Friday, March 11, 2016

Financial Dos & Don'ts Of The Bail Process

financial bail process
With any luck, not many of you will experience the worry and concern of having a loved one arrested and put on bail. But, if it does ever happen, you should make yourself aware of the situation. In today’s guide, we’re going to go through all the things you should be thinking about before you enter into any agreement.

The basics

First of all, let’s take a closer look at what happens when someone you love is arrested. For severe cases, the legal authorities may decide to keep your loved one in jail until they go through the trial process. It can be for a few reasons. For example, the police may consider their suspect has a high chance of reoffending or fleeing the country. In most cases, defendants will be given the opportunity to post bail.

Bail can come in many forms. The best outcome is that the bail hearing decides the defendant is released on their ‘recognizance.' There is no fee for this result. There could also be an unsecured bond, which means that a price is set, but the defendant doesn’t have to pay - unless they fail to show up at their trial. Then, there is cash bail and bail bonds - which is where things might start affecting you as a loved one.

There are two choices that a defendant can make in this outcome. The first is to pay the bail themselves, either with their money or by borrowing off a friend or family member. The second is to use a bail bonds agency - who will charge you around 10% of the total bail amount.

The amount of bail due is also determined by the hearing. In some cases, it might be an affordable amount, but in more severe cases, it can be drastically expensive. If the defendant can’t pay, they will remain in jail until their trial.

Of course, this gives you, as a loved one, a difficult decision to make. And, while all cases are different, there are certain rules you should follow. Let’s take a look at those with our list of financial dos and don’ts of the bail process.

DO: Take the bail hearing seriously

The initial bail hearing is a vital part of the process for the defendant. Try and do everything you can to give them an opportunity of coming away with a good result. The judge will look at a few factors. These will include hearing evidence from friends, coworkers, employers, and doctors. Try and involve as many people as you can. If you can help prove that your loved one is usually of good character, there is more likelihood of leniency.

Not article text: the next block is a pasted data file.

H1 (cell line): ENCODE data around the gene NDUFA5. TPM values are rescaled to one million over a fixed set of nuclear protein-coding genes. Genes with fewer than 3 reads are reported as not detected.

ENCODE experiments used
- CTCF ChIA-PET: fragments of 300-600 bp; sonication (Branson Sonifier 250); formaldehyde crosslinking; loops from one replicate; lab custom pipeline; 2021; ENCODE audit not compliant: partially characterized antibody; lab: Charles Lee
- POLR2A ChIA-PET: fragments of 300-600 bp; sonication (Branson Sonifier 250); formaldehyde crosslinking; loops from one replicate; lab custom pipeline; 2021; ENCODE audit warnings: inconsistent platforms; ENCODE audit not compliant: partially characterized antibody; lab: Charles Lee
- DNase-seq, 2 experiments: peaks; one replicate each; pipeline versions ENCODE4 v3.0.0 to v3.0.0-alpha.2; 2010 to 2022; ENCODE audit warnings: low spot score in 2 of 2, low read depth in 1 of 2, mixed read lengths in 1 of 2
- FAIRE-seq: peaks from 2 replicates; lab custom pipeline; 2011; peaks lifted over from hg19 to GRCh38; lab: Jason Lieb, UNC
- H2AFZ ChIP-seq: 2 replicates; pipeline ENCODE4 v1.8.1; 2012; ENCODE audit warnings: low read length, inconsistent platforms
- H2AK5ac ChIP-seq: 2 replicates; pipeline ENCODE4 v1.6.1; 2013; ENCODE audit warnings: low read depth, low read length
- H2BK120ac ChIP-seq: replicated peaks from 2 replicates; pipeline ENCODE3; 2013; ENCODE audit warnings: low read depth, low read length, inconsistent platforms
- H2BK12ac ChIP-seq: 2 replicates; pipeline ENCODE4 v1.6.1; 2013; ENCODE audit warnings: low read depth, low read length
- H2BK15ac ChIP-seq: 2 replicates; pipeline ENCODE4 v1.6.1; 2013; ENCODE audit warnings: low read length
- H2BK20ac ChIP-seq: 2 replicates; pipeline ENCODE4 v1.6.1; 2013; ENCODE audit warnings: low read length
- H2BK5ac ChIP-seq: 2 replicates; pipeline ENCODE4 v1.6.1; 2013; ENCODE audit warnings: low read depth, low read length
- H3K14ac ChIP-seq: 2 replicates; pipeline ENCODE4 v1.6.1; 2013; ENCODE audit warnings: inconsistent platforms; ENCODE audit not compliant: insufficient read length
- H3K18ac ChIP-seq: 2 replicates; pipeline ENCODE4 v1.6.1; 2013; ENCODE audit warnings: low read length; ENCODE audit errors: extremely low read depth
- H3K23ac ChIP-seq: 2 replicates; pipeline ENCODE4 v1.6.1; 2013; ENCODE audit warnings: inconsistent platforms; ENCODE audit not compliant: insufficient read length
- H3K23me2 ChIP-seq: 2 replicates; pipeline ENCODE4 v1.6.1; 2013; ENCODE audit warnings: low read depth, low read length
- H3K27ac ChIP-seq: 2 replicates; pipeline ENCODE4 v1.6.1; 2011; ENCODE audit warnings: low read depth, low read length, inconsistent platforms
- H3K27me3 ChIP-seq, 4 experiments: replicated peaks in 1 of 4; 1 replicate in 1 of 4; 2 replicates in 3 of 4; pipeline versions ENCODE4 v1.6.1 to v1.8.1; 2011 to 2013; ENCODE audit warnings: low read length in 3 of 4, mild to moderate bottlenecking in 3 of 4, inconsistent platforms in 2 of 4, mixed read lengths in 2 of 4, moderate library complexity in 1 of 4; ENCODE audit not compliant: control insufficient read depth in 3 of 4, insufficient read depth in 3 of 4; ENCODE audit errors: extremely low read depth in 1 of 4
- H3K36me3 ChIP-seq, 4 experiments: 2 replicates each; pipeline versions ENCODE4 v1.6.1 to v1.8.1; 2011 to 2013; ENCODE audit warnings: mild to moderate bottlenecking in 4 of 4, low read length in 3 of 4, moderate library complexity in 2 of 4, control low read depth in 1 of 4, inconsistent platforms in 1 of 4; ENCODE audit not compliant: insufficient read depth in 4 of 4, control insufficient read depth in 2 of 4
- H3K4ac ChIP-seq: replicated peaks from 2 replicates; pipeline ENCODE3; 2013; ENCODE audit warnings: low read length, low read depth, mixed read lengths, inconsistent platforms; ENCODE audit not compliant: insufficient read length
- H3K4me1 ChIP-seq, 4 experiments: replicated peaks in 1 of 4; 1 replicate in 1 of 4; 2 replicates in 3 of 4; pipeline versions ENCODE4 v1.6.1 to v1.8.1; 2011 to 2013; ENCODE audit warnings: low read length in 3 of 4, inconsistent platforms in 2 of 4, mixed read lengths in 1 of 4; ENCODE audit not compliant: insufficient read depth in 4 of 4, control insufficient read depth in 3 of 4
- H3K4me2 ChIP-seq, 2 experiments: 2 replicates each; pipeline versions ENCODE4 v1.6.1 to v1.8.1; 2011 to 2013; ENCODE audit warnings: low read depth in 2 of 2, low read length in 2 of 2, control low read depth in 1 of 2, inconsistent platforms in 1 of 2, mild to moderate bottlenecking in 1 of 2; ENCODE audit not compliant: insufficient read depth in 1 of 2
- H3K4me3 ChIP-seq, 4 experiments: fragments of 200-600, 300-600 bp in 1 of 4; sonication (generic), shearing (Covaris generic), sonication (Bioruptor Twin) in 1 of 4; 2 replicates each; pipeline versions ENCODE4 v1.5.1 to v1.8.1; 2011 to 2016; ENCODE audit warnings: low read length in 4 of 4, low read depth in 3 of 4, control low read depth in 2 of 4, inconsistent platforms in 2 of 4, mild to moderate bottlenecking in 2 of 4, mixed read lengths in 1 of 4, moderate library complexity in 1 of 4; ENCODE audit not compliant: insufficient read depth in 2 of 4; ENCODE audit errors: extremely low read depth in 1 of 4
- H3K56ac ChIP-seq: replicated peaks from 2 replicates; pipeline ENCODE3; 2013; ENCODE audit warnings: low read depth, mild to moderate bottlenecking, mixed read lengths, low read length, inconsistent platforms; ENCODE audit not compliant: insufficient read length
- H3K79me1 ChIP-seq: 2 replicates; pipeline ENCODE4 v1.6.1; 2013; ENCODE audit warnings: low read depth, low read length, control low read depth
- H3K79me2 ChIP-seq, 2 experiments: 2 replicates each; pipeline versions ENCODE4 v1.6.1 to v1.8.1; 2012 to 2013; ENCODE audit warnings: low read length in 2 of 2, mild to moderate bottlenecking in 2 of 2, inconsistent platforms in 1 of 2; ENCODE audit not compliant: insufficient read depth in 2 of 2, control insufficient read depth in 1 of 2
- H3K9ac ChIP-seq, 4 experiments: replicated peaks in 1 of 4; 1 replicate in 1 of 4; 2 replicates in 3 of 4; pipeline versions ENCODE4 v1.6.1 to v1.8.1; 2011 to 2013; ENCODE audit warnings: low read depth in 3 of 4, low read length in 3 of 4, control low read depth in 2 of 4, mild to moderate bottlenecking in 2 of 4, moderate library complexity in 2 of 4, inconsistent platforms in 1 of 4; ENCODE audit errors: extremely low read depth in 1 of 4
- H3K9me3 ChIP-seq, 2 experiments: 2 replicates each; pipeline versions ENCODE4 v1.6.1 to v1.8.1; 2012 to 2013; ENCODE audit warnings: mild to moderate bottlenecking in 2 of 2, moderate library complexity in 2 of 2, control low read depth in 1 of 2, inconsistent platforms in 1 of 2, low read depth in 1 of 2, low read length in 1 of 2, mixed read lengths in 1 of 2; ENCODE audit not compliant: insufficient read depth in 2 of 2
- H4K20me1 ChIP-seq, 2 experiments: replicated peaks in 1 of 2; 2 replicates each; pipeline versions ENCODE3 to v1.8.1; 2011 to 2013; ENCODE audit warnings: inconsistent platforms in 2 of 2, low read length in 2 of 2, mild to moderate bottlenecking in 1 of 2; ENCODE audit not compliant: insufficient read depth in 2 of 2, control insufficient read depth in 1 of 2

DON’T: Bail out anyone you don’t know

Avoid anybody asking for bail that you don’t have a strong connection with. It could be a relative that you haven’t seen for a while or a friend from your school days. However, unless you can say that you know them as well as you ever have, it is unwise to give them financial backing. It’s vital that you are aware of their character well before using your money to bail them out. You will be taking on responsibility for their finances, and if they skip town - you will lose everything. It’s important to know who they are, where they live, and to have had regular contact with them. Unless you know about their lives and current situation, you just can’t afford to represent them with your money.

DO: Understand the terms

After the bail hearing, make sure you understand the terms of the agreement. Many people suffer from a shock to the system when they realize they pay a non-refundable premium to a bail bond agent, for example. It’s the price of admission, if you like - not a refundable cost. It’s also important that you understand the defendant’s responsibilities. If they decide to commit another crime or run away, you are going to be left holding a financial hot potato. And, it goes without saying, that will be an expensive mistake.

DON’T: Hire the first bail bond agent you meet

Just as you would screen a lawyer before working with them, you should also do the same with a bail bond agent. Visit them, and give them an interview - you need a firm that understands you and has a good reputation. Check the Better Business Bureau for references, and ask to speak to past clients. And, if you get a sense that they don’t care or respect you, walk away and find someone else. Bail bond agreements can be expensive, and choosing the wrong team to work with can be a painful experience. And, they can also lead to serious levels of debt on your behalf.

DO: Keep up to date with the case

Let’s not mess around here; you could have a lot of money tied up in this case. And, as a bail backer, you have a right to know that the defendant is doing their bit. Make sure that you stay in touch with them and remind them of their court dates. Make yourself aware of the court orders surrounding the case and ensure the defendant is following them. Bailing someone out can be an investment, of course - but only if the accused makes it to trial. If they don’t, it could be a severe financial mistake on your behalf.

DON’T: Assume you’ll get your collateral back straight away

As soon as the case is over, you might have to push to get back your collateral. Good, reputable bond agents will give you your money back straight away, and keep you informed of the situation. However, depending on who you use, some agents may focus their attentions elsewhere, and will need a push. It’s also vital that you remove your name from the bond as soon as the case is over. If the defendant fails to meet their legal obligations, that may come back to haunt you.

OK, so there you have it. As we mentioned before, all legal cases will be different. But, by following these tips, you should be able to give yourself as much protection as possible.

No comments: